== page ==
(SOUNDBITE OF SONG, "HOPE (FEAT. PUFF DADDY & TEI SHI)")

TEI SHI: (Singing) Is this the way that you want to pretend? Is this the way that you see me? Is this the way that you - way that you are?

PUFF DADDY: (Rapping) Yeah, bring hope when you come around. Yeah, I still smile when you come around.

TEI SHI: (Singing) Is this the way that you - way that you are?

PUFF DADDY: (Rapping) Yeah, bring hope when you come around. Yeah, I still smile when I come around.

MOON: The singer is Tei Shi, and the rapper is none other than Sean - Puff Daddy - Combs. Hynes says he was surprised by what the hip-hop mogul added as the song ends.

(SOUNDBITE OF SONG, "HOPE (FEAT. PUFF DADDY & TEI SHI)")

PUFF DADDY: Yeah, gee, I don't - sometimes I ask myself, like, you know, what is it going to take for me not to be afraid to be loved the way, like, I really want to be loved?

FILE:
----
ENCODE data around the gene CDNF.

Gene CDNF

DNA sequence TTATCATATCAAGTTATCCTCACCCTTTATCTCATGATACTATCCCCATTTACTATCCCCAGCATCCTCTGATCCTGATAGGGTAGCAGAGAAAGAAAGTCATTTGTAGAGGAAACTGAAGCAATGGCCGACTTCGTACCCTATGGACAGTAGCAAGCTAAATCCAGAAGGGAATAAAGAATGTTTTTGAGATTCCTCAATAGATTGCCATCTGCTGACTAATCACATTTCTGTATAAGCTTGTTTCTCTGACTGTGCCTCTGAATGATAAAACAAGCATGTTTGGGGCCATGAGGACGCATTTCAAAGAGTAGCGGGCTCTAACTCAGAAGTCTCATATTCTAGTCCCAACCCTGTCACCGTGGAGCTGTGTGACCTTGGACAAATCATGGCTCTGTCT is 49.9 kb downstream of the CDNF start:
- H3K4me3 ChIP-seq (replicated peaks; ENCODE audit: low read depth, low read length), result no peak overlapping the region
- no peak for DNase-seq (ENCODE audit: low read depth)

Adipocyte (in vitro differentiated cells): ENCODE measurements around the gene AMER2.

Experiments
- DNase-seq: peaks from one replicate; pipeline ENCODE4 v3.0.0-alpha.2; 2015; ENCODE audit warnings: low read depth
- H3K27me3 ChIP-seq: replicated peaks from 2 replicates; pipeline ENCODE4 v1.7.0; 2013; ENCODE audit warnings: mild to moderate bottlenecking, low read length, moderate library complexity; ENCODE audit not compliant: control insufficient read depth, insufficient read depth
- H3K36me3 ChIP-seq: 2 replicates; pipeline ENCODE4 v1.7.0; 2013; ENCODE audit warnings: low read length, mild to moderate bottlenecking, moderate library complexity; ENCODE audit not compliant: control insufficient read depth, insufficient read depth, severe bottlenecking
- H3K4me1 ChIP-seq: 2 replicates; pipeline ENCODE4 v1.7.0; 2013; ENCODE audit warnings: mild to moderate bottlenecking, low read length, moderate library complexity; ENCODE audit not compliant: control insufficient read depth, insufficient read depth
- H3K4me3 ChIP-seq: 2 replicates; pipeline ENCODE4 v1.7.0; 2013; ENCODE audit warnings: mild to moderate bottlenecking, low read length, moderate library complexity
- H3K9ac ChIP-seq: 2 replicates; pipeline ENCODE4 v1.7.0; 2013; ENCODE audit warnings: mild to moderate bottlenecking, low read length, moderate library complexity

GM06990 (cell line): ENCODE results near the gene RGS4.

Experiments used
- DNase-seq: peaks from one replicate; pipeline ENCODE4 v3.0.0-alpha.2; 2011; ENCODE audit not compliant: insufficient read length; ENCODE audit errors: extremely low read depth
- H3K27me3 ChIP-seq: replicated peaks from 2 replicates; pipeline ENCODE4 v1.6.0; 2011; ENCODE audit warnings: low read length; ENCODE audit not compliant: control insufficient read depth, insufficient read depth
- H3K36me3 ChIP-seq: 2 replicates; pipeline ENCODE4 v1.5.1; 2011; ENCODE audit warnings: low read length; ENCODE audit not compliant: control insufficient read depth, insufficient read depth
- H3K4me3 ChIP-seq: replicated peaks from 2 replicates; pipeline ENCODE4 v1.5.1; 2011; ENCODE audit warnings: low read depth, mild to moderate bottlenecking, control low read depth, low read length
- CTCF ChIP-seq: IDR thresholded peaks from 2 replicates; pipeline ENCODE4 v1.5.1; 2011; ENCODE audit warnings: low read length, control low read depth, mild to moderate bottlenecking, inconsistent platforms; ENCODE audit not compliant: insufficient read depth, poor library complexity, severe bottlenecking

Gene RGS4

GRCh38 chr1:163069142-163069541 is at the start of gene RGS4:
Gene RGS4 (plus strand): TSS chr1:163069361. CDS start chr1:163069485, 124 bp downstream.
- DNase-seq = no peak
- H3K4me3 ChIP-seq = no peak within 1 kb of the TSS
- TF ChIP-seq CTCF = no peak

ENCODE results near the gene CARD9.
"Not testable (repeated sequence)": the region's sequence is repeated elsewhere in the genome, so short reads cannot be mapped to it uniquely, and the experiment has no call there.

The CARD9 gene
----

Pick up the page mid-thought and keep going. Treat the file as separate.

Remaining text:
MOON: It's a head-turner for sure - hearing the founder of Bad Boy Records talking earnestly about love and acceptance. At times, the flow of the record is interrupted by these spoken word interludes. They hit listeners over the head with big takeaways. It's as though Dev Hynes wanted to make sure his message got through. He didn't need to worry. These poised delicate songs have a way of saying it all.

(SOUNDBITE OF SONG, "NAPPY WONDER")

BLOOD ORANGE: (Singing) Always feeling.

CHANG: The latest from Blood Orange is called "Negro Swan." Our reviewer is Tom Moon.

(SOUNDBITE OF SONG, "NAPPY WONDER")

BLOOD ORANGE: (Singing) Feelings never had no ethics. Feelings never have been ethical. Feelings never had no ethics. Transcript provided by NPR, Copyright NPR.